History of the University of Cambridge, Its Colleges, Halls, and Public Buildings, A

Prime Minister Baron Grenville's Exquisite Copy
One of Fifty Large-Paper Copies on Thick Paper
Complete, with First Issue Plates
"Plates of Unequalled Merit"

ACKERMANN, R[udolph]. A History of the University of Cambridge, Its Colleges, Halls, and Public Buildings. London: Printed for R. Ackermann, by L. Harrison and J.C. Leigh, 1815.

First edition, first issue, complete, one of fifty Large-Paper copies on thick paper. Two large atlas quarto volumes (16 x 12 3/4 inches; 410 x 324 mm.). viii, [2, list of plates], [ix]-xii, 296, [6, index]; [4], 324, [8, index] pp. Engraved portrait of the Duke of Gloucester mounted on India-paper, and seventy-nine hand-colored plates (sixty-four aquatint views and fifteen engravings of university figures in academic costume) by Stadler, Havell, Agar, Bluck, Hill, and Reeve after Pugin, Westall, Mackenzie, Uwins, and Pyne. Complete with the series of sixteen hand-colored engraved portraits of the Founders. Plates and text watermarked 1811, the earliest issue we have yet handled.

Contemporary full tan calf, gilt ornamented borders and spines. All edges gilt. Armorial device of William Wyndham Baron Grenville (1759-1837) gilt-stamped to upper and lower boards. Expertly rebacked at different intervals in the past with the original spines laid-down. The margins to the first few leaves of volume two have been delicately washed to cleanse light damp stains. A near fine copy.

A stunning example of this important and highly desirable volume, scarcely found complete in large-paper format with the earliest issue prints.

"Of the thousand copies issued in monthly parts, beginning in 1813, the price of the first five hundred was 12s. 6d. and of the second 16s. a part...The volumes in their final form were priced at £16 in Elephant and £27 in atlas quarto [as this copy]... These two books [incl. History of Oxford] are among the finest ever executed... The result was the production of plates of unequalled merit... Some of the original drawings can be seen in the Victoria and Albert Museum..." (Prideaux, p. 126).

"Brilliant impressions…" (Abbey)

“The fine aquatints, with their somewhat old-world flavour, are well suited to reproduce the spirit and to recall the antique associations of the old quads and courts...A. Pugin, F. Nash, F. Mackenzie and W. Westall were associated in the drawings, which are worthy even of the splendid architectural monuments they commemorate, while the engraving was carried out by such masters of aquatint as J. Bluck, J.C. Stadler, F.C. Lewis, D. Havell, and others of like reputation. The result was the production of plates of unequalled merit in their particular line" (Prideaux, pp. 125-126).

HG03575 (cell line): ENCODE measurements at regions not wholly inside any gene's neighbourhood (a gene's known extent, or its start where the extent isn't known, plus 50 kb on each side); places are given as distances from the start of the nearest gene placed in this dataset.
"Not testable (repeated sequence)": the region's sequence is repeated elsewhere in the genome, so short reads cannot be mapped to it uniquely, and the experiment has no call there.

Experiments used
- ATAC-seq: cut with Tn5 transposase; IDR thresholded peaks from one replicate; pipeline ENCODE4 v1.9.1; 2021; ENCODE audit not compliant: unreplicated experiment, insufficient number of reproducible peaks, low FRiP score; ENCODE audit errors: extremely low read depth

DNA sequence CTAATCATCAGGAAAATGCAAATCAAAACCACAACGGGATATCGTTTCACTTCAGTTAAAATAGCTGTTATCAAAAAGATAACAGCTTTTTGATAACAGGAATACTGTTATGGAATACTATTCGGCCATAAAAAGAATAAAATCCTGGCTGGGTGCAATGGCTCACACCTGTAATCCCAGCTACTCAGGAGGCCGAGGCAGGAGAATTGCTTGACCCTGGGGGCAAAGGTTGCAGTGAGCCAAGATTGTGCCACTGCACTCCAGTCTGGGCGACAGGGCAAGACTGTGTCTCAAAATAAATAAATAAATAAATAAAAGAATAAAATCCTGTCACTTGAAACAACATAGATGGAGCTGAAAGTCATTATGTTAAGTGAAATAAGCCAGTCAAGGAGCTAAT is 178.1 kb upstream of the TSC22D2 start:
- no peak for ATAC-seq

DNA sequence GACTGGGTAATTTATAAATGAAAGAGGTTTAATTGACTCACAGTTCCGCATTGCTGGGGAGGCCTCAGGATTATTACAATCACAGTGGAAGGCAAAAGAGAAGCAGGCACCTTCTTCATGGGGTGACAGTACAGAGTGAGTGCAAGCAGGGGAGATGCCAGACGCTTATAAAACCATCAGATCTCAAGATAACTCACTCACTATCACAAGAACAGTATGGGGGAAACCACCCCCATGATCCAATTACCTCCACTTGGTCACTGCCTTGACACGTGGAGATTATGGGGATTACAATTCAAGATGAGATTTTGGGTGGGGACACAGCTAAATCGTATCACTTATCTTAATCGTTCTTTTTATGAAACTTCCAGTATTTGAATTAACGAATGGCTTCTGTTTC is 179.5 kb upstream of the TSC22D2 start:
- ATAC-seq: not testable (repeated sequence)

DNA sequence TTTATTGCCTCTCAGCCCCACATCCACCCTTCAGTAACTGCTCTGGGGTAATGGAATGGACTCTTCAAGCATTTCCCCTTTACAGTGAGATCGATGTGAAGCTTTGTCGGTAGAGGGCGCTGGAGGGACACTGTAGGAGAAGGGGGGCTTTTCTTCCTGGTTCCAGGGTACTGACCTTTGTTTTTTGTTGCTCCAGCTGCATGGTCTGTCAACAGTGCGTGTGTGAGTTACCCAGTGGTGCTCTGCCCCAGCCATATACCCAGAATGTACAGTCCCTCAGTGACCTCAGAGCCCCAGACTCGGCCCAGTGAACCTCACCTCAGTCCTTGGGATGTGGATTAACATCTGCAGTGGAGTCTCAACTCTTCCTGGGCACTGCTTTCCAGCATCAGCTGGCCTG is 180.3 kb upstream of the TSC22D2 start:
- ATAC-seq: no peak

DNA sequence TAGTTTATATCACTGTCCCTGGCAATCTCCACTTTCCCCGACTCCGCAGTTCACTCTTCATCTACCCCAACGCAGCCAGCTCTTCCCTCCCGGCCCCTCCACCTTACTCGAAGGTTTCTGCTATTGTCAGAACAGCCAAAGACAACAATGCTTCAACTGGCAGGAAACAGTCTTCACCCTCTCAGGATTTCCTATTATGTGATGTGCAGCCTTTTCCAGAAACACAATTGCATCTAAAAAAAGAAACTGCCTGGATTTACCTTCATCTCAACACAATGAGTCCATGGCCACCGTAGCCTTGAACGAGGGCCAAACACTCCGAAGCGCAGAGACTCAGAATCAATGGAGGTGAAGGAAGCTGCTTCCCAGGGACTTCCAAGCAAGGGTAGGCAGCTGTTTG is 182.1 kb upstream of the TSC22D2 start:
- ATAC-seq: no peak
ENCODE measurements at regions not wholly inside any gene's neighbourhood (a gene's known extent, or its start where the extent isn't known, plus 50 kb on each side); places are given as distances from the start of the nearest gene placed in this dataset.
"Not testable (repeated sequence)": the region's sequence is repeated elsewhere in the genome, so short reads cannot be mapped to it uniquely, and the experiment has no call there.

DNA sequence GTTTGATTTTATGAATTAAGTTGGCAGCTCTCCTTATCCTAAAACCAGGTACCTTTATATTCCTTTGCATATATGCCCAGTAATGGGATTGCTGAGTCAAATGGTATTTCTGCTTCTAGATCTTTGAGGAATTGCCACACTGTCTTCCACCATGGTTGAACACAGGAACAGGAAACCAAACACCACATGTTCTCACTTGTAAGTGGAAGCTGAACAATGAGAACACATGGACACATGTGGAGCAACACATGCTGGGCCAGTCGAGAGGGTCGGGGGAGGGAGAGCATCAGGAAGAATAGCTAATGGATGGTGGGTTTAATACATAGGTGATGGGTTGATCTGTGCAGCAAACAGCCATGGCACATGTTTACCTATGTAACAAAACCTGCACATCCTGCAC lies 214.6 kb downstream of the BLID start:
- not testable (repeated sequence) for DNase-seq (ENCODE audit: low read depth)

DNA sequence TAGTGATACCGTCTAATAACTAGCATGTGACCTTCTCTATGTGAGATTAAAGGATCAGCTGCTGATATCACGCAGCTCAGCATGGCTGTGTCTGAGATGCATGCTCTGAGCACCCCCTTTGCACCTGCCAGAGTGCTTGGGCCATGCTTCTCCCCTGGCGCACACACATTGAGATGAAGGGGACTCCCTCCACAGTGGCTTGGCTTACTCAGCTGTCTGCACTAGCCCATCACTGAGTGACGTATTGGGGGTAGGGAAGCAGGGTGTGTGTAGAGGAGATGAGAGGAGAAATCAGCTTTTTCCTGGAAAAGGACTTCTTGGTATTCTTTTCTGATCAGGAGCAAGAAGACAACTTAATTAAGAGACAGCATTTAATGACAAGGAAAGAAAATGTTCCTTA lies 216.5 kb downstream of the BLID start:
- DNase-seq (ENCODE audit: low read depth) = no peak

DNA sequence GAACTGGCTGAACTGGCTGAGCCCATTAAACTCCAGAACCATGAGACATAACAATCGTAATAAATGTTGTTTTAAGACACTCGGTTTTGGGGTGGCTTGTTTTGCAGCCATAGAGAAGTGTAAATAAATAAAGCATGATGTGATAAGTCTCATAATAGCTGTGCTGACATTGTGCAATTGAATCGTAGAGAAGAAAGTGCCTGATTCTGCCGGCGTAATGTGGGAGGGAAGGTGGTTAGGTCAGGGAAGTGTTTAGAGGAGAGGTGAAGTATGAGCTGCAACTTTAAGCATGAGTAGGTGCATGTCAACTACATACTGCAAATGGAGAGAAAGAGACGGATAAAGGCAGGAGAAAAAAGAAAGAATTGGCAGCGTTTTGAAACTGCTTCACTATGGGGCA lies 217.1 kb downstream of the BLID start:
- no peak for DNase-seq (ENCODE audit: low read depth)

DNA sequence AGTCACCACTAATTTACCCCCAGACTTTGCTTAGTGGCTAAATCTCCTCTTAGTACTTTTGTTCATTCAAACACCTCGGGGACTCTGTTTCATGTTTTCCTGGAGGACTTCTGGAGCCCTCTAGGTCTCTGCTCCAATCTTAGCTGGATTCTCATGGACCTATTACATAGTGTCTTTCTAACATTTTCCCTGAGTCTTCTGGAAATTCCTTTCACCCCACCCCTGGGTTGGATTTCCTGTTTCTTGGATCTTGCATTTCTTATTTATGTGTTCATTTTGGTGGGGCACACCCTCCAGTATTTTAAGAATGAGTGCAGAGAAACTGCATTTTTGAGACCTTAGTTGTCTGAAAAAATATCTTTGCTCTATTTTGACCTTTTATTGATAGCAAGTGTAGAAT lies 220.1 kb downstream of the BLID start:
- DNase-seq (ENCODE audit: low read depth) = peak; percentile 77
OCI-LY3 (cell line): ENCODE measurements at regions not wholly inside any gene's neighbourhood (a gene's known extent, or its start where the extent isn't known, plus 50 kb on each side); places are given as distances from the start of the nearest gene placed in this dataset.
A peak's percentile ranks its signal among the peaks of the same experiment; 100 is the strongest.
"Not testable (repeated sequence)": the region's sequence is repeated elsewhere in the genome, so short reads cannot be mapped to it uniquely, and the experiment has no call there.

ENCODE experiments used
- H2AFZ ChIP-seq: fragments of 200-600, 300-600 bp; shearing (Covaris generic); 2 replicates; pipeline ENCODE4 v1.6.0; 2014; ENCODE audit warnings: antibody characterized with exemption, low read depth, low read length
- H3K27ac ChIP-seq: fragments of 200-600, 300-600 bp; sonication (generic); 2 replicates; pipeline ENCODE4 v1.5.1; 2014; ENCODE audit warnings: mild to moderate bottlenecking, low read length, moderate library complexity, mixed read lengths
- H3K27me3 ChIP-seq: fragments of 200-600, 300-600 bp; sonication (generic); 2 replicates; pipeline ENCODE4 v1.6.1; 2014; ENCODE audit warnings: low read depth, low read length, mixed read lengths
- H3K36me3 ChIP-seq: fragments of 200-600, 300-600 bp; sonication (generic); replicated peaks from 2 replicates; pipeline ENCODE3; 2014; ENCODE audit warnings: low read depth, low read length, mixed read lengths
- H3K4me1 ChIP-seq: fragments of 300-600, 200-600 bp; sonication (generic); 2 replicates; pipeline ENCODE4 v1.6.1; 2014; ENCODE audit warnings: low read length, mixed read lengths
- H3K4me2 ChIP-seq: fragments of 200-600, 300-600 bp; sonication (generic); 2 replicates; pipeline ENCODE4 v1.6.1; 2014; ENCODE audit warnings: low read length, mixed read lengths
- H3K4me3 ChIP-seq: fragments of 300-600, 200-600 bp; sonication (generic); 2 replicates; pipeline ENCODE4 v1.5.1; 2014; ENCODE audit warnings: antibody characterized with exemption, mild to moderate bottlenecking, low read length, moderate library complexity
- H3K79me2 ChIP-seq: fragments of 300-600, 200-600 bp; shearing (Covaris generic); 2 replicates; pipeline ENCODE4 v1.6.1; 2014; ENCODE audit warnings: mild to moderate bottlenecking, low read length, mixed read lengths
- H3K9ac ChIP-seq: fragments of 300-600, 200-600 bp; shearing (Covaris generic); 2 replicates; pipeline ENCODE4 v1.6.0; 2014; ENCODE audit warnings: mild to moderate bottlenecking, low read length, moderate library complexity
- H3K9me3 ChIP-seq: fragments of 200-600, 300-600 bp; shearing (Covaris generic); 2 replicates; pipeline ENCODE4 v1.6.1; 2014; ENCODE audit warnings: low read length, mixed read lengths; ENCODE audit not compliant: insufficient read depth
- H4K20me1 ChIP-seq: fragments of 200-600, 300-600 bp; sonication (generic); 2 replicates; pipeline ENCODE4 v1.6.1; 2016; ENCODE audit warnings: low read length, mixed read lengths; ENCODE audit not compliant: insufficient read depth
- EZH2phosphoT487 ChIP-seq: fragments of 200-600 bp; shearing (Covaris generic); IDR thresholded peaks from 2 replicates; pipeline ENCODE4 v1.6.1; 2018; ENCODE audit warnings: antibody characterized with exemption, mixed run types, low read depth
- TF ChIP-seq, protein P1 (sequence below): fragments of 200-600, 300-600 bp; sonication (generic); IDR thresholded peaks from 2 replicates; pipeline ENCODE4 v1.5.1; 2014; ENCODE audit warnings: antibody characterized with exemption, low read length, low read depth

The text chronicles the development of the university up to 1814, with special emphasis on the founding and development of individual colleges, halls, and public buildings. Attention is also given to important historical figures and to the hierarchical arrangements of the colleges. However, the histories are more remarkable for their illustrations, which number nearly 200.

Ackermann employed well-regarded artists of the period to execute the celebrated illustrations. Among the contributing artists were William Westall, who had served as an official artist on a Royal Navy expedition to Australia and was renowned for his landscapes, and Auguste Charles Pugin, who was known for his architectural renderings, particularly his depictions of Gothic architecture. Pugin, the largest contributing artist, produced twenty-two drawings, for which he was paid £14.3.6d apiece

The original owner of this copy, Baron Grenville, was a major, highly distinguished figure in British politics, an MP who became a lieutenant to William Pitt, then Foreign Secretary, later Pitt's principal advisor, and, finally, prime minister of the United Kingdom 1806-1807.

Abbey, Scenery, 79. Prideaux, pp. 125-126, 332. Tooley 4. Item #01718

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